He said, “Few other countries have tested their migrant populations this intensively. Indeed, more than half of the migrant workers who tested positive for COVID-19 had not presented themselves with any symptoms at the point of test, and probably would not have been tested at all in other countries.”
The scale of effort to care for migrant workers reflects the gov’t responsibility to them
Moving on, the ambassador then asserted that the government of Singapore has been caring for the welfare of migrant workers, with those infected receiving free treatment just as anyone else.
He also noted that meals are being catered for these workers under quarantine in dormitories as well as internet access and entertainment.
“Most crucially, we provide support to employers so that they can continue paying their workers. We have also made arrangements for workers to remit money to their families,” stressed the ambassador.
He went on to note that caring for these some 400,000 migrant workers “requires a massive mobilisation of the public and private sectors, as well as civil society”
Ambassador Mirpuri states that the government deployed 3,000 public officers to support dormitory operators and employers on top of the many Singaporeans who have volunteered to lend a helping hand.
“The scope and scale of our efforts reflects the responsibility we feel for our migrant workers,” he said.
He went on to note that Prime Minister Lee Hsien Loong has also publicly committed Singapore to caring for this group just as it cares for citizens.
“We recognise their personal sacrifices and their many contributions to Singapore. We want them all to go home to their families safe and well,” he said.
Dormitories are the “best option” for housing much needed migrant workers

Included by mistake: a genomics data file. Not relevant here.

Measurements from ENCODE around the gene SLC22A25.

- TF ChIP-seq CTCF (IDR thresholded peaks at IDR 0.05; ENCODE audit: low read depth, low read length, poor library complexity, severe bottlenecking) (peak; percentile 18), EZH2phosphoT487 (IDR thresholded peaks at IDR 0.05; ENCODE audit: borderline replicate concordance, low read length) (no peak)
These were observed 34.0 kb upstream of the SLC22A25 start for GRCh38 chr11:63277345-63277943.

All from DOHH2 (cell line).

Moving on to the issue of living conditions are dormitories and housing migrant workers, Ambassador Mirpuri said that ageing Singapore will “always need migrant workers” and that housing them in dormitories is the “best option” on the land-scare island.
He said, ‘We have progressively raised the required standards of worker dormitories. In 2015, the Government passed legislation to require larger dormitories to provide recreational and health facilities, alongside amenities like grocery shops.”
“Dormitories provide communal living, allowing workers to socialize and relax together, cook and eat together, and pray together. Workers far away from home need social and emotional support, and the design of dormitories took this into consideration.”
The ambassador then said that all communal living spaces are at risk of an infectious disease outbreak, adding that the country had already instructed dorm operators in January to limit communal interactions, step up cleaning, require temperature checks, and distribute hand sanitizers among other measures to stem the spread of the virus.
“These measures were more stringent than those required of the general population,” he emphasised.